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Arch Dermatol. 2006 Dec;142(12):1619-24.

Novel KIND1 gene mutation in Kindler syndrome with severe gastrointestinal tract involvement.

Author information

  • 1Department of Dermatology, Paracelsus Private Medical University of Salzburg, Salzburg, Austria.

Abstract

BACKGROUND:

Kindler syndrome (online Mendelian Inheritance in Man No. 173650) is an autosomal recessive genodermatosis characterized by acral trauma-induced blistering that improves with age and by progressive poikiloderma in later life. Other clinical features include photosensitivity, webbing of the fingers and toes, nail dystrophy, periodontal disease, and mucosal alterations. Aside from esophageal or anal stenosis, gastrointestinal tract involvement seems to be rare in Kindler syndrome. Recently, mutations in the KIND1 gene that encodes for the membrane-associated protein kindlin-1 have been identified. Kindlin-1 links the actin cytoskeleton to the extracellular matrix and is supposed to have cell-signaling functions owing to different functional domains. In particular, a domain with high homology to 4.1/ezrin/radixin/moesin (FERM) proteins is closely related to the sequences of talin that mediate integrin binding and therefore may play a role in integrin-dependent processes such as cell growth, differentiation, and apoptosis.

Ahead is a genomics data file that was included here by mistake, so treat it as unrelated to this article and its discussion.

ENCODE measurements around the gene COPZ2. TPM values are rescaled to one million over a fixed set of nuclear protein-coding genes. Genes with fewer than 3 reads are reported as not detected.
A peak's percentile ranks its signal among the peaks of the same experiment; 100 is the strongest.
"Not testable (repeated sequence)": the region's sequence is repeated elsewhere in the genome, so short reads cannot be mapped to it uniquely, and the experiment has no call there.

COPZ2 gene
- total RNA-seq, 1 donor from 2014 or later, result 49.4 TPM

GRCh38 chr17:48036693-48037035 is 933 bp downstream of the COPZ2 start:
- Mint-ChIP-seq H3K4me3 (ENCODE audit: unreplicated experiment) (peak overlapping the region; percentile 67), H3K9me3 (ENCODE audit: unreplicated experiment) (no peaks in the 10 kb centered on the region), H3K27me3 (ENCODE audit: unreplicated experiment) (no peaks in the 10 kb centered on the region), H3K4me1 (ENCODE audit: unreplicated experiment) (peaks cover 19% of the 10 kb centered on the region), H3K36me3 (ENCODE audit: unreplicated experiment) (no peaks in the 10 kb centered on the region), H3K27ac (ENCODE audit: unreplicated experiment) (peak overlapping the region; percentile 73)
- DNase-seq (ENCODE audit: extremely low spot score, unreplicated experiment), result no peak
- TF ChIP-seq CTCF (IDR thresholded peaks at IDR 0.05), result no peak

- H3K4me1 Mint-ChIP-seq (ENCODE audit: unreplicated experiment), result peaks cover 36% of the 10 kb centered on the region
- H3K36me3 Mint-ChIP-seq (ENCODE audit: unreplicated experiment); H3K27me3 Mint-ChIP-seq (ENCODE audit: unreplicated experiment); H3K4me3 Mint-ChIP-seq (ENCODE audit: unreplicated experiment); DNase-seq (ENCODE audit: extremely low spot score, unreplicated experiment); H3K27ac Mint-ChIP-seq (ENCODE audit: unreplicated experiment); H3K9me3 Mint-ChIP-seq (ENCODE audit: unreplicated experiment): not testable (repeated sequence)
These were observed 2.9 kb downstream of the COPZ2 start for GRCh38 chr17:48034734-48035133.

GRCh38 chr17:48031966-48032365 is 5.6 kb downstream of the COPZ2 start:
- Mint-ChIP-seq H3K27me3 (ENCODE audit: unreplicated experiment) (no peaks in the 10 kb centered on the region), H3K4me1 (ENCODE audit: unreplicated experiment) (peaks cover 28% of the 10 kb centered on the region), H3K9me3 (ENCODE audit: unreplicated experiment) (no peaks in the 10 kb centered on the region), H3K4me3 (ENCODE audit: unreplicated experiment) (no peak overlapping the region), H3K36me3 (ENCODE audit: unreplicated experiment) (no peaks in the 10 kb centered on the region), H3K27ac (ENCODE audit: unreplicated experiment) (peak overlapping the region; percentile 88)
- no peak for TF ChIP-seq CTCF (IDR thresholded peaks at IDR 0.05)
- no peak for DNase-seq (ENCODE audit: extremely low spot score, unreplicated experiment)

OBSERVATION:

Complete loss of this multifunctional protein in our patient with Kindler syndrome resulted in severe gastrointestinal tract involvement with hemorrhagic colitis. Mucosa of the descending and sigmoid colon and the rectum showed erosions and ulcers with pseudomembranous alterations of an overall highly vulnerable mucosa. Mutation analysis revealed a homozygous status for the novel mutation 20/21delTT in exon 2 of the KIND1 gene resulting in a preterminal stop codon creating a nonfunctional peptide 17 amino acids in length.

CONCLUSION:

Because of our experience with this and another patient, we propose that gastrointestinal tract involvement should be looked at more frequently in Kindler syndrome.

PMID:
17178989
[PubMed - indexed for MEDLINE]
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